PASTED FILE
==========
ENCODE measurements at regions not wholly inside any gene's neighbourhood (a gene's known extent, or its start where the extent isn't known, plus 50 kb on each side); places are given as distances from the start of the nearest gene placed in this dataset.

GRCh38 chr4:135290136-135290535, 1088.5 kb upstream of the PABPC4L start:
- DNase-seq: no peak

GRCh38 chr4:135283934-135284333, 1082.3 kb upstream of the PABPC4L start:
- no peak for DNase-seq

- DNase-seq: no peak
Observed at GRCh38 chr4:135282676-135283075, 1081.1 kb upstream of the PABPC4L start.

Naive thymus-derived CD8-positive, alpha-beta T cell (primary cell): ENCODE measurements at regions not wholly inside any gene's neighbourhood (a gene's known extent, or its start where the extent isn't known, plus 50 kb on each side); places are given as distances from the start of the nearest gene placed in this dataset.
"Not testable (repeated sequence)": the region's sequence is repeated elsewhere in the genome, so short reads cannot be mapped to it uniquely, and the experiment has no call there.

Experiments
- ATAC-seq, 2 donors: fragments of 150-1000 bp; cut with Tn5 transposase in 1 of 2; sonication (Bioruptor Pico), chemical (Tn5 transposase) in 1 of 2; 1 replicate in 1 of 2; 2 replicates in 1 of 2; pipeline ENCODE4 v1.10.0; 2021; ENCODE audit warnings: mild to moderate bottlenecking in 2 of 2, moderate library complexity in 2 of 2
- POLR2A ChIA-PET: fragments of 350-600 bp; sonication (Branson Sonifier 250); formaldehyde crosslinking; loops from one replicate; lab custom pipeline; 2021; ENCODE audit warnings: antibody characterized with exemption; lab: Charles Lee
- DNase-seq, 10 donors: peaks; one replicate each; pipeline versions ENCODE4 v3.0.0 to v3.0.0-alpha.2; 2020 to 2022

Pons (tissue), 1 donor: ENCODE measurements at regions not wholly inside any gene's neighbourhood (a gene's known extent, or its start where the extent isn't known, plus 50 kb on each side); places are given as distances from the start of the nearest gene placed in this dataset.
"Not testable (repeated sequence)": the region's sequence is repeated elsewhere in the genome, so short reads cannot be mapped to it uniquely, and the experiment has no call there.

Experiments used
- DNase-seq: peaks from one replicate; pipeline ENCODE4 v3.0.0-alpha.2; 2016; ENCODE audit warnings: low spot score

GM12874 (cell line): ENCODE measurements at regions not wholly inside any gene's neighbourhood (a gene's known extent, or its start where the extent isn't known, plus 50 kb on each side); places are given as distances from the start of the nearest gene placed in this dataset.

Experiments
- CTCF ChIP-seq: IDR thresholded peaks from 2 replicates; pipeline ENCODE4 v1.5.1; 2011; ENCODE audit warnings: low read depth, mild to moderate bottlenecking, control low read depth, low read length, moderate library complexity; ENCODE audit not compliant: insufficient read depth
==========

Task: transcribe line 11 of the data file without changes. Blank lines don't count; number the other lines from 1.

- ATAC-seq, 2 donors: fragments of 150-1000 bp; cut with Tn5 transposase in 1 of 2; sonication (Bioruptor Pico), chemical (Tn5 transposase) in 1 of 2; 1 replicate in 1 of 2; 2 replicates in 1 of 2; pipeline ENCODE4 v1.10.0; 2021; ENCODE audit warnings: mild to moderate bottlenecking in 2 of 2, moderate library complexity in 2 of 2